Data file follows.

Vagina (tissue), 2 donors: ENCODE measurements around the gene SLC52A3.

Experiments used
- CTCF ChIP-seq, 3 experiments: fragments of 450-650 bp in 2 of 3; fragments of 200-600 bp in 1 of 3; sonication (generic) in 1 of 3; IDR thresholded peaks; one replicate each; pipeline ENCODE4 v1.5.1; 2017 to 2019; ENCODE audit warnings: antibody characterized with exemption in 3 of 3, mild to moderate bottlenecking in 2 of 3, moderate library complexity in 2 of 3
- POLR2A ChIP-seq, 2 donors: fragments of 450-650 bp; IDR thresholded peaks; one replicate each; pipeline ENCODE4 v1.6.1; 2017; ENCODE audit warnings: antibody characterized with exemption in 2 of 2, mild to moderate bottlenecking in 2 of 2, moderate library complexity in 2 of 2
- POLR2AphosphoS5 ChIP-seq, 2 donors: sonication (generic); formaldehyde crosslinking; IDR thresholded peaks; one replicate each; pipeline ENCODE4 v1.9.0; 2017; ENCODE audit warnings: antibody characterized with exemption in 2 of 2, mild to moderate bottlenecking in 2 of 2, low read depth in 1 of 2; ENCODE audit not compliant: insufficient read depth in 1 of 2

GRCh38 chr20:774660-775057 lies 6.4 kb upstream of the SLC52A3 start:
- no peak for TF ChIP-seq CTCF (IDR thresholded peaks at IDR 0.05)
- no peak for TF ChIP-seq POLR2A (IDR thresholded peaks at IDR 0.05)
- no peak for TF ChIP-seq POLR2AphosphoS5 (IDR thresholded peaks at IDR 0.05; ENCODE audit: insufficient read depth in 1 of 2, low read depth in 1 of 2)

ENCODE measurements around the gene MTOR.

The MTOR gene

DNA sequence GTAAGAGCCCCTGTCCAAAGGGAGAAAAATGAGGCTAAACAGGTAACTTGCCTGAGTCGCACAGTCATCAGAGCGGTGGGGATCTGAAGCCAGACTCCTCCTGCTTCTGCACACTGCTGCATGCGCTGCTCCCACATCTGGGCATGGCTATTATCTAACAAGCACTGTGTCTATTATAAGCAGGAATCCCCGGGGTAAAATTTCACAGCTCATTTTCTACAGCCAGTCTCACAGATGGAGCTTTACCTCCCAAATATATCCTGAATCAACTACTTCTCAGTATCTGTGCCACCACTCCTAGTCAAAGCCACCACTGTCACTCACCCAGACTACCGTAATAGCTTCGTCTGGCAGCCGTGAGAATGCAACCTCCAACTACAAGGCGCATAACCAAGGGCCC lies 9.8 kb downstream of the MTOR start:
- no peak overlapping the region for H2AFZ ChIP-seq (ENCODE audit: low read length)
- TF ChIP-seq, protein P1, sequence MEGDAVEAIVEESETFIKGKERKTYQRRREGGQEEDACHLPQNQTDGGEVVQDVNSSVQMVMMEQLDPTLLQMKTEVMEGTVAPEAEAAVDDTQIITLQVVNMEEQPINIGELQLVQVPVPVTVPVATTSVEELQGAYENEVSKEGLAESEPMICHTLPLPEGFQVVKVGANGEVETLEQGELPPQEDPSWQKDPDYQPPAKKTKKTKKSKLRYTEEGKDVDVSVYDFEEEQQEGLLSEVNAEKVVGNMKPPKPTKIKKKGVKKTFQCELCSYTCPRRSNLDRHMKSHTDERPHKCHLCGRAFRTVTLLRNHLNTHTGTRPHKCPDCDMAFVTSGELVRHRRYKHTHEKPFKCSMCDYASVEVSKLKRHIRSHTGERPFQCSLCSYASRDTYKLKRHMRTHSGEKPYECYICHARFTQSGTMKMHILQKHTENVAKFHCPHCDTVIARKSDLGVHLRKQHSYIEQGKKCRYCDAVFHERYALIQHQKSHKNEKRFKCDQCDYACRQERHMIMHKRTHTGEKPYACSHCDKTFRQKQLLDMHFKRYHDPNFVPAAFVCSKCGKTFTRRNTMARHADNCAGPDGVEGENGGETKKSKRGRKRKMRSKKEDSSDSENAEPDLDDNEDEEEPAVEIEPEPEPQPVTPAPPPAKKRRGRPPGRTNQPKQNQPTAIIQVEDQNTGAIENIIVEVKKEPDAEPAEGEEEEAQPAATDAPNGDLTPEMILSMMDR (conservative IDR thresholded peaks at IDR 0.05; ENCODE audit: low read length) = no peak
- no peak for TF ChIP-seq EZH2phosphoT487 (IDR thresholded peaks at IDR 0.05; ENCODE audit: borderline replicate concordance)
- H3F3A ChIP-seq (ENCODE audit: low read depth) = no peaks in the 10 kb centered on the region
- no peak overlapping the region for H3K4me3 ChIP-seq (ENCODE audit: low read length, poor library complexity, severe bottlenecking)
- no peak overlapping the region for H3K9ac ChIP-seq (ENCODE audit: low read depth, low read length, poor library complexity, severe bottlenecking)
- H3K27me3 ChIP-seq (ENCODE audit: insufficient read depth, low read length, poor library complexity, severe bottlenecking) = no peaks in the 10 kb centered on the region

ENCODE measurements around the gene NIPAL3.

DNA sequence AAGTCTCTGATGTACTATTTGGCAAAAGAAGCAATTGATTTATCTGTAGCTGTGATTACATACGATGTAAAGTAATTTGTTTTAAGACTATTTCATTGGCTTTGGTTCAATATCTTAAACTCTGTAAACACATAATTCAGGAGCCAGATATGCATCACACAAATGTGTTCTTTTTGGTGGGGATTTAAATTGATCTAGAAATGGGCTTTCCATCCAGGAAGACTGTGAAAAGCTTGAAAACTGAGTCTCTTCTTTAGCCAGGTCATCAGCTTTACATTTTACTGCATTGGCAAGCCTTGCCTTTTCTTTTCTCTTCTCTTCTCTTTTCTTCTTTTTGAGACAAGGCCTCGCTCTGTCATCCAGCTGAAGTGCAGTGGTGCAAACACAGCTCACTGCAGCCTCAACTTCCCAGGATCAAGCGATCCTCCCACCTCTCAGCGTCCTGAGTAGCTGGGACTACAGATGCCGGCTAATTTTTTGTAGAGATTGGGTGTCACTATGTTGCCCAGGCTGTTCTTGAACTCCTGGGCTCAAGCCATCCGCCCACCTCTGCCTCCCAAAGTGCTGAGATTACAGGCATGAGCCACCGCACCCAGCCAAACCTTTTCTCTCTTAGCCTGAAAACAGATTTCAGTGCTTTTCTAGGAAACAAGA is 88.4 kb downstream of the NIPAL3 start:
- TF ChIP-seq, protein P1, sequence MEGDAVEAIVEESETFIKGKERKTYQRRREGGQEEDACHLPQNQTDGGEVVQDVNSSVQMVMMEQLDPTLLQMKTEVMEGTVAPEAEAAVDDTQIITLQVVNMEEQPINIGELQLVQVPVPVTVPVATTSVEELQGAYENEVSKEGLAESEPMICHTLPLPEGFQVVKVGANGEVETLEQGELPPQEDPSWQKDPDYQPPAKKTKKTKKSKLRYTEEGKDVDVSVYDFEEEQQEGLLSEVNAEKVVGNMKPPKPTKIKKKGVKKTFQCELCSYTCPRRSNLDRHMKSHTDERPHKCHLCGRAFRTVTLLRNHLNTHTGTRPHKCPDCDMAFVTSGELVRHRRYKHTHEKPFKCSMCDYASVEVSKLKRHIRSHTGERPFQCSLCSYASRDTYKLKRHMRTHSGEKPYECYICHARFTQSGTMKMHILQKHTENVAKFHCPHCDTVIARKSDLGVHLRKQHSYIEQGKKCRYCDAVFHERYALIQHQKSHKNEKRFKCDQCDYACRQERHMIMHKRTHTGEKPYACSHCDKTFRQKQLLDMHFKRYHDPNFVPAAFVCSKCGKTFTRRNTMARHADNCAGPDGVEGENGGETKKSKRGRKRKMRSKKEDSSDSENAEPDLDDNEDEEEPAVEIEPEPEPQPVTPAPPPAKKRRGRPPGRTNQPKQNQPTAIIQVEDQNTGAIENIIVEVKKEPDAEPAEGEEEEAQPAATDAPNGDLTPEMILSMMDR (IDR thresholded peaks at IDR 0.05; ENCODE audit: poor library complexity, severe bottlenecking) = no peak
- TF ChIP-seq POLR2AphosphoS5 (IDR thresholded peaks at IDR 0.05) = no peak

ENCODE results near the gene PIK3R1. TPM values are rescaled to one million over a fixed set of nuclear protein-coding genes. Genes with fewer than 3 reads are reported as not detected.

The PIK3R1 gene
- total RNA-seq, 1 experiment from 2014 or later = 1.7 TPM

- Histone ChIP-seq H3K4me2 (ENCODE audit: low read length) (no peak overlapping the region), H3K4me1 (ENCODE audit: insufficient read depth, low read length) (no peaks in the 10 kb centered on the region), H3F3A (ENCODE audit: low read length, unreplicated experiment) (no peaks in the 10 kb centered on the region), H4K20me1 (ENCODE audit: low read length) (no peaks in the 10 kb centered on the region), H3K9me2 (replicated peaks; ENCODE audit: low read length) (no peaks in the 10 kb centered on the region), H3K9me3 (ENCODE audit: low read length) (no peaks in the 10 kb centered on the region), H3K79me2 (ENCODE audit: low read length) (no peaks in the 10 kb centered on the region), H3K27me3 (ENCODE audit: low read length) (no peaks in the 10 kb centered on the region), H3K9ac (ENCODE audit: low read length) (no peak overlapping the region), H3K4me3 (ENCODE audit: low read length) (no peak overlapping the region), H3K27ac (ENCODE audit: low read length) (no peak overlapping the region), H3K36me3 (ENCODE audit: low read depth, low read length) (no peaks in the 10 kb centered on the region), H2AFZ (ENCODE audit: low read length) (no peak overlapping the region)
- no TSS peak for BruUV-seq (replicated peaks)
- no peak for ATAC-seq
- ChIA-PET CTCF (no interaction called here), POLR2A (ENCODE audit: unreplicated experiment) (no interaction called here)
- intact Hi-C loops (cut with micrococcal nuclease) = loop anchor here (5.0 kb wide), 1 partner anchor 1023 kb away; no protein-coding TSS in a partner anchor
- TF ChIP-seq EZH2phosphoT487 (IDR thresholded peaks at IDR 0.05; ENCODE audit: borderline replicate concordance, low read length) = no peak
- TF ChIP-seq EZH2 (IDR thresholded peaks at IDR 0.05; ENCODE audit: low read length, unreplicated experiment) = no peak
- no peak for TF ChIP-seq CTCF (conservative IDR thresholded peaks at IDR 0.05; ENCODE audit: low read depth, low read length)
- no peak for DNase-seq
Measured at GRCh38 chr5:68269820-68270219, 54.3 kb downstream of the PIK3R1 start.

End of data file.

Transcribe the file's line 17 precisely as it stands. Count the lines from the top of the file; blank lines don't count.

- no peak overlapping the region for H3K4me3 ChIP-seq (ENCODE audit: low read length, poor library complexity, severe bottlenecking)